The sample location data have been digitised from a sample site map, as the original field sample cards and the port-a-punch cards were not retrievable in 1998/99. The sample site map was a paper copy - so, although the UTM co-ordinates for locations are given to the nearest metre, the true location of the original sample sites may vary by as much as 500 m, or in some cases even more (see below for technical information and caveats). However, it should be noted that GENP 1967-71 was a low-density regional exploration survey based on the collection of some 1260 samples at key sites within the 25,000 km² project area - a density of approximately 1 sample per 20 km².
Co-ordinates are from UTM zone 17 and the map datum used is the South American Provisional datum 1956.
The UTM co-ordinates have been calculated by an affine transformation of digitiser co-ordinates, using the calculated UTM co-ordinates of half degree latitude/longitude intersections as control points. Comparison of selected sample locations with visually identified sites on the drainage network, as shown on the 1:100 000 scale topographic maps, issued by the Institute Geogrifico Militar, suggests that most co-ordinates in this database are within 0.5 km of their likely position on the topographic map. In some cases the discrepancy could be up to 1.0 km but not more than 1.5 km. Some sites could have been plotted up-stream of their true position to preserve clarity on the sample site map, which is at 1:400 000 scale. In some cases, the plotting of sample sites on side streams some way above their confluence with the main stream is thought to be true, as the sample sites seem to be a short distance up-stream of tracks or mule-paths.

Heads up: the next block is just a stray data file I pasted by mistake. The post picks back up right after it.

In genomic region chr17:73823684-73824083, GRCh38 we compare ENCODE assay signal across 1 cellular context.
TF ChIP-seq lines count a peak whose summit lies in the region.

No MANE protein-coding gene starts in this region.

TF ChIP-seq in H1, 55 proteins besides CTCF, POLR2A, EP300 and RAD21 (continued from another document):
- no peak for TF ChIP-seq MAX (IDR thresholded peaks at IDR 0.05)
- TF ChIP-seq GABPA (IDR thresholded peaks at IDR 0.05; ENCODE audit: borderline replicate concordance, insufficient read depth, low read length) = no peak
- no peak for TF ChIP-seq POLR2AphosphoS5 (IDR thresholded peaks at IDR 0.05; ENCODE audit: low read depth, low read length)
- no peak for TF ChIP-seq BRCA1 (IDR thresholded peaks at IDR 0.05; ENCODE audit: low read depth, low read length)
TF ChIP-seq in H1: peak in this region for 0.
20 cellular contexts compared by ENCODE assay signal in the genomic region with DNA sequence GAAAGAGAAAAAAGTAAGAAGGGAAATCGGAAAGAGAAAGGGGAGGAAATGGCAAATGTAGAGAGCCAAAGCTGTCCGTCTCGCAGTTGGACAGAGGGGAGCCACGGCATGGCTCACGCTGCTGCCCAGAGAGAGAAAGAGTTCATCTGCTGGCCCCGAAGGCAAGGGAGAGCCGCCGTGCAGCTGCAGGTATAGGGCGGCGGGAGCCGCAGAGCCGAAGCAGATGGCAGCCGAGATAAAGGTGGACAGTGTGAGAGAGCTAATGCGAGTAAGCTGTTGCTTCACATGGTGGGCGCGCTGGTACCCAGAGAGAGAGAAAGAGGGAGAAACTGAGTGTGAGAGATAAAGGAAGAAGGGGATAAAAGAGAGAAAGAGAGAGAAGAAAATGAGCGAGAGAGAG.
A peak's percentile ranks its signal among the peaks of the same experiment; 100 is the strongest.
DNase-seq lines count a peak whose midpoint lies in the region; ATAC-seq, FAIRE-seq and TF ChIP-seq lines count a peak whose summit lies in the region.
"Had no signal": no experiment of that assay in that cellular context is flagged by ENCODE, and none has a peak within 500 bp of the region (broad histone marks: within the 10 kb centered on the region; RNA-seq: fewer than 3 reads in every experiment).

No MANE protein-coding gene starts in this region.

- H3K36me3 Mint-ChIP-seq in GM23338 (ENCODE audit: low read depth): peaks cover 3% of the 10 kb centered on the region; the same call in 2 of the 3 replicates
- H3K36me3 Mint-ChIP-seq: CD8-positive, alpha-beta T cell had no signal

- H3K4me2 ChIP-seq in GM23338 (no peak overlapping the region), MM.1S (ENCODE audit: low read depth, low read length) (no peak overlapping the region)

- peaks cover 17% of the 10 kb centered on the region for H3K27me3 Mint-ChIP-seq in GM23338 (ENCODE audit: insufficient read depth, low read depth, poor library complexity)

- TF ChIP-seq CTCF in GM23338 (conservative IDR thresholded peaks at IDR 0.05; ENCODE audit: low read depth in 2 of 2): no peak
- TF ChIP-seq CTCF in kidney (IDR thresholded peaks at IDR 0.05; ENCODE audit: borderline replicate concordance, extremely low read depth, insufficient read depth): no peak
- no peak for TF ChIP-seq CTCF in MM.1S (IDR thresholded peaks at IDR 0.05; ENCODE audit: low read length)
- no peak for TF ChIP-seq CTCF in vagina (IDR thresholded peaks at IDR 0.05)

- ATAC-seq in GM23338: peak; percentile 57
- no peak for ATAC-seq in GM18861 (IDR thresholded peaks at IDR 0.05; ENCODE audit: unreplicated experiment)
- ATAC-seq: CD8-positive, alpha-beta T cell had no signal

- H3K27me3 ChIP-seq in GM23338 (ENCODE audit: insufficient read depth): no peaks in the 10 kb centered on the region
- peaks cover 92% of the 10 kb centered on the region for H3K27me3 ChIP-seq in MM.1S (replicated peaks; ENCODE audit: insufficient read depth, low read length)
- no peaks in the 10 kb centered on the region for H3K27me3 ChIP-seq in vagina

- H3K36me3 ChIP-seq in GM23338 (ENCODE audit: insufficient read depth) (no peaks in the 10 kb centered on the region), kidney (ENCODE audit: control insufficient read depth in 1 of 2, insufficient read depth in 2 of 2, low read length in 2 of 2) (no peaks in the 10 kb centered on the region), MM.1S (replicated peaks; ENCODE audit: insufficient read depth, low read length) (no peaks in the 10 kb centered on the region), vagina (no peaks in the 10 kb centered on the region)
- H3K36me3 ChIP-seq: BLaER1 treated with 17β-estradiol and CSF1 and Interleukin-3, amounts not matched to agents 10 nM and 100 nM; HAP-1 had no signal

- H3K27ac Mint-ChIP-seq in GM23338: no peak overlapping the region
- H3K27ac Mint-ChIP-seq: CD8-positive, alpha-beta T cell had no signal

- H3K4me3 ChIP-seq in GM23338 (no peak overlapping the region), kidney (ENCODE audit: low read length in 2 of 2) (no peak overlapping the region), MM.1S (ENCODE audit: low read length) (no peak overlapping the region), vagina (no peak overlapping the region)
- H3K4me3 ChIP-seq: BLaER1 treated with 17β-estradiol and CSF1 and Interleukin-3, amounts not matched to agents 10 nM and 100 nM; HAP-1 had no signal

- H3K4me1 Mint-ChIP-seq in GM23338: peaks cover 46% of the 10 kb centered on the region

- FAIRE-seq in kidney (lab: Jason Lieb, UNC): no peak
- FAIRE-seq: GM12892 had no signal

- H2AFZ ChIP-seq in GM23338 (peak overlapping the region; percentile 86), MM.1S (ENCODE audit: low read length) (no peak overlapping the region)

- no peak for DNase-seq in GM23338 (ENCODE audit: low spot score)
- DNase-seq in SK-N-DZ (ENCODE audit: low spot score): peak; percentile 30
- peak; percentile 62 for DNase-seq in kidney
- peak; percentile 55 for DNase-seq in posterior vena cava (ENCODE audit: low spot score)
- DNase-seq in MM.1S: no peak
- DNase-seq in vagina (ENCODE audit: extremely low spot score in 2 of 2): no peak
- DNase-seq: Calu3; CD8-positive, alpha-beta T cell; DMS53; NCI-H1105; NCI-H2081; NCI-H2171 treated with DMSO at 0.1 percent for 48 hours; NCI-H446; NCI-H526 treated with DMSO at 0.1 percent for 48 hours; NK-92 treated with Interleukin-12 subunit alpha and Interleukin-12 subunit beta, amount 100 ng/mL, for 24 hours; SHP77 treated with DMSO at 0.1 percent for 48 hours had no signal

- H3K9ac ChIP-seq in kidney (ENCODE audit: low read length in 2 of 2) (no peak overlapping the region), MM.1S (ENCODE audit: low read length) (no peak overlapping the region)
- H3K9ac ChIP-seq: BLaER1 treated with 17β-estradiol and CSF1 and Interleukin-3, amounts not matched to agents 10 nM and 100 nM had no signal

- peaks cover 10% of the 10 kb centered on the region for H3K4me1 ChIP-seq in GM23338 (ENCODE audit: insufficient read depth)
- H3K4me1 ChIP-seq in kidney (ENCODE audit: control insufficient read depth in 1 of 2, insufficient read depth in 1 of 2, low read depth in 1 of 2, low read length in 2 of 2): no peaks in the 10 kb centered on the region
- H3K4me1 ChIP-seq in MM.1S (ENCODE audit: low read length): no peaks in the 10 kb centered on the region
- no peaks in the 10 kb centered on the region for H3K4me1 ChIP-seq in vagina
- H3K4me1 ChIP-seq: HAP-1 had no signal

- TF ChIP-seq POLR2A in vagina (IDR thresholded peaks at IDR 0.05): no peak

In the light of the above information it is recommended that further investigations of anomalous sites should take the presence of an anomaly as being within a limited area rather than exactly at the location indicated by the sample site co-ordinates. No information is available on the correlation between the topographic maps and GPS determined co-ordinates, but some translational error is to be expected.